Britain has said for the first time that it might agree to share with other countries the right to claim an annual EU budget rebate.
The announcement marks the first skirmish in the politically-sensitive battle over the future of the UK's annual rebate, worth about €3bn (£2.1bn) a year, ahead of talks on how to fund the EU after 2006.
But it also represents the first sign of flexibility in Britain's position on an issue that has assumed huge symbolic importance for politicians.
Under a scheme being drawn up by the European Commission. At least four other big contributors to the EU could be eligible for a rebate.
Won by Margaret Thatcher in Fontainebleau in 1984, after she demanded some of "our money back", the rebate is designed to compensate the UK for paying much more into the EU pot than it gets from the Common Agricultural Policy.
In recent years, pressure has mounted for a rebate for other countries that feel hard done by. Germany, the Netherlands, Austria and Sweden, which are also big net contributors, are campaigning for the benefits of the rebate system to be shared.
Meanwhile the 10, mainly ex-Communist, countries that join the EU next year are deeply unhappy at having to make a contribution towards the rebate as every EU country has to.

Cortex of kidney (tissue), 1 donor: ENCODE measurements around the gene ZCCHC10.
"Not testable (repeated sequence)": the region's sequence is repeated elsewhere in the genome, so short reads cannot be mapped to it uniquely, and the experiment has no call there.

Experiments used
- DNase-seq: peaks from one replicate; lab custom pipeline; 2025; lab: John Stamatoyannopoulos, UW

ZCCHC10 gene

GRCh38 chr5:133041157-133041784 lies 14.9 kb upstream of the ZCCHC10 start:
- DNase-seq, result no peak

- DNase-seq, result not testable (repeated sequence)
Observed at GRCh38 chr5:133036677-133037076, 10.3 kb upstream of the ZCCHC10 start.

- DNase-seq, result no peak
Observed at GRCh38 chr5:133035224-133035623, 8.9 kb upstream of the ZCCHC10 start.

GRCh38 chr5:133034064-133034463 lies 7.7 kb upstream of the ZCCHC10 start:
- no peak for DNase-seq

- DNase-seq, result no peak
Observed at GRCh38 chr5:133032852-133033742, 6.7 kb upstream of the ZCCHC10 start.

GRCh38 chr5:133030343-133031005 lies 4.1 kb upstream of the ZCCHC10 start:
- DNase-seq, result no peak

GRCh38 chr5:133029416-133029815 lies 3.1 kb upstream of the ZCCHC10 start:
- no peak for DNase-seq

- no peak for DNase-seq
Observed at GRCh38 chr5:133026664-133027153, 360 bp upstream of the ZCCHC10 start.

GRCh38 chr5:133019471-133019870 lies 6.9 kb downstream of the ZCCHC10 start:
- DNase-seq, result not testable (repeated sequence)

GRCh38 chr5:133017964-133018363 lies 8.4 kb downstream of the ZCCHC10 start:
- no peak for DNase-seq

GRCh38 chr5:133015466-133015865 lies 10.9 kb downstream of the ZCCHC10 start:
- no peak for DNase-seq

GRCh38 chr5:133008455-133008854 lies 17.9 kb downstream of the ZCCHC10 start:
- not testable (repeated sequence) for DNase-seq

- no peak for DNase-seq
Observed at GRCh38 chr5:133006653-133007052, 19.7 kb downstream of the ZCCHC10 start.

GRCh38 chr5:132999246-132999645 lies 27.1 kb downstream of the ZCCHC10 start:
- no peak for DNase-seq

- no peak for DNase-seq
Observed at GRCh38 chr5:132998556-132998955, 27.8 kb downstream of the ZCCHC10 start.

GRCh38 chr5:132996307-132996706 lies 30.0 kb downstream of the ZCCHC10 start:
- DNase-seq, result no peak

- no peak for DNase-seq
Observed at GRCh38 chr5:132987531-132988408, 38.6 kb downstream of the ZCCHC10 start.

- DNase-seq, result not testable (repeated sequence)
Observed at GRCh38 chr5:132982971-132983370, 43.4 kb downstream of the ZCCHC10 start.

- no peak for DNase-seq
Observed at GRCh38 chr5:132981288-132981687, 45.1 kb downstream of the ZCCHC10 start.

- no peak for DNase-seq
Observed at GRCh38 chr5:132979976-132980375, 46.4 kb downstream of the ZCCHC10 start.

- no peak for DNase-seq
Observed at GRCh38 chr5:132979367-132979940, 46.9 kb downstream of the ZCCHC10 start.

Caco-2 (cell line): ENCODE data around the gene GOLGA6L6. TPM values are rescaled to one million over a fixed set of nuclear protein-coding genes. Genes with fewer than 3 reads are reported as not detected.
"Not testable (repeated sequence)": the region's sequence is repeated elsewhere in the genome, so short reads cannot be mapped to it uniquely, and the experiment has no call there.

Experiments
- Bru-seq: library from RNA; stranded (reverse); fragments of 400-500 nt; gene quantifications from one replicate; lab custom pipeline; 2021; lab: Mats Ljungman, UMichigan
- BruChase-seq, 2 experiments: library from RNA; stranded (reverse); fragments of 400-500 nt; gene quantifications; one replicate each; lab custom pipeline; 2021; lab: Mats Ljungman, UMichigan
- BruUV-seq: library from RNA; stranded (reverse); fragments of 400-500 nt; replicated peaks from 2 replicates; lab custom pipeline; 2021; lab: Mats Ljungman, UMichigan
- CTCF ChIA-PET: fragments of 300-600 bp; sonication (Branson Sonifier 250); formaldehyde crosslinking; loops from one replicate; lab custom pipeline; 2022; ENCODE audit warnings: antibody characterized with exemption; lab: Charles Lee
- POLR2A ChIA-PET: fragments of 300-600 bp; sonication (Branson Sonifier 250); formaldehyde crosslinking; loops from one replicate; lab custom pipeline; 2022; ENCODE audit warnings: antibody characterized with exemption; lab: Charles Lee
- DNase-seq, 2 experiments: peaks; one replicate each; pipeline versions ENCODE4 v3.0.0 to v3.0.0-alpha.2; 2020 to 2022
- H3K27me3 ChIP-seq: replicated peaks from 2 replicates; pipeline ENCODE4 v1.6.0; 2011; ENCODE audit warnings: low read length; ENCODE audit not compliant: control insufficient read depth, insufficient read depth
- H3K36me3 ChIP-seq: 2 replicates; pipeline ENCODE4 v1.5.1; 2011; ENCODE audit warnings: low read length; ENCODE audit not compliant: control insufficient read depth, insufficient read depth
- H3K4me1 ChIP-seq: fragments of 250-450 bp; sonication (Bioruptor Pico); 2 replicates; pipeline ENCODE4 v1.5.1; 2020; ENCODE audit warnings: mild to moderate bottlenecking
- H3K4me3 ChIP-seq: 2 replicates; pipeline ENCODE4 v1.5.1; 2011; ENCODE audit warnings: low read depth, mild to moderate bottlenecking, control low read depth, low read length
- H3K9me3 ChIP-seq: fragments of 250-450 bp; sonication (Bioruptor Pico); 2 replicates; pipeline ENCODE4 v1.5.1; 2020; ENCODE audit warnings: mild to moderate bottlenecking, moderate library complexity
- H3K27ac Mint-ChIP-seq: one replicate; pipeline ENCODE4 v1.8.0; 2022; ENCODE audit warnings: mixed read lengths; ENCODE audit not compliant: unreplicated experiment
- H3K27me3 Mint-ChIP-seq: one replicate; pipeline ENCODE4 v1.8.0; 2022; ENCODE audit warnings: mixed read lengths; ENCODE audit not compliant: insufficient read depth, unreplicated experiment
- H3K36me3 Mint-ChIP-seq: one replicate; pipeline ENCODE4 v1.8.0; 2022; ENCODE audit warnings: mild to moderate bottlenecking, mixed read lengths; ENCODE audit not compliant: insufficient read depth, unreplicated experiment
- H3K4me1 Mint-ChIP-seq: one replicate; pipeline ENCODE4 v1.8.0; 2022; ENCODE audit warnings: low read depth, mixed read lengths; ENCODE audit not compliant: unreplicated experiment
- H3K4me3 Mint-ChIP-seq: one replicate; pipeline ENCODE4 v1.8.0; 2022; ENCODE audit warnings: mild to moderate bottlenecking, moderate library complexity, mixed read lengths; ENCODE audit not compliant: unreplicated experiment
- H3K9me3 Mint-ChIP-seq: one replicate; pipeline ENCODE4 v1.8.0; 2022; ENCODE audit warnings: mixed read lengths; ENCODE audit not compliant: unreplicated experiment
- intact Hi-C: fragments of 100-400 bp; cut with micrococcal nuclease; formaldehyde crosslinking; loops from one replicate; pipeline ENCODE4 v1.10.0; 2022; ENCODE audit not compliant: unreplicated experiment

The rebate is guaranteed until the end of 2006 when the next financial settlement begins. But before the negotiations on the next spending period, the European Commission is proposing a more generalised system.
A Commission spokeswoman said that, under the plans, "all countries having a major imbalance [between contributions and receipts] or an excessive imbalance could benefit as soon as their imbalance goes above a certain threshold".
A British Government statement said it recognised that "some other countries have problems of excessive contributions" and added: "We are happy to consider options to address these problems providing that the UK's current position is fully protected."
Whether, and by how much, the UK's position would worsen under a generalised system depends on details which have yet to be thrashed out.
The Treasury argues that Britain's net per capita contribution to the EU is almost three times that of France, despite the two nations having broadly similar levels of prosperity. It says that, without the rebate, the UK would have paid about 12 times more to Brussels than France, either on a per capita or an absolute basis.
Most diplomats see the new signs of flexibility as sensible positioning before the crucial negotiations on spending. The financial negotiation, which will have to be concluded in 2006, will be decided by unanimity, which means Tony Blair can veto any settlement deemed to be unsatisfactory.
Nevertheless the stance marks a change of tack from Mr Blair who, during the previous financial negotiations in 1999, argued that the rebate was sacrosanct and non-negotiable.Reuse content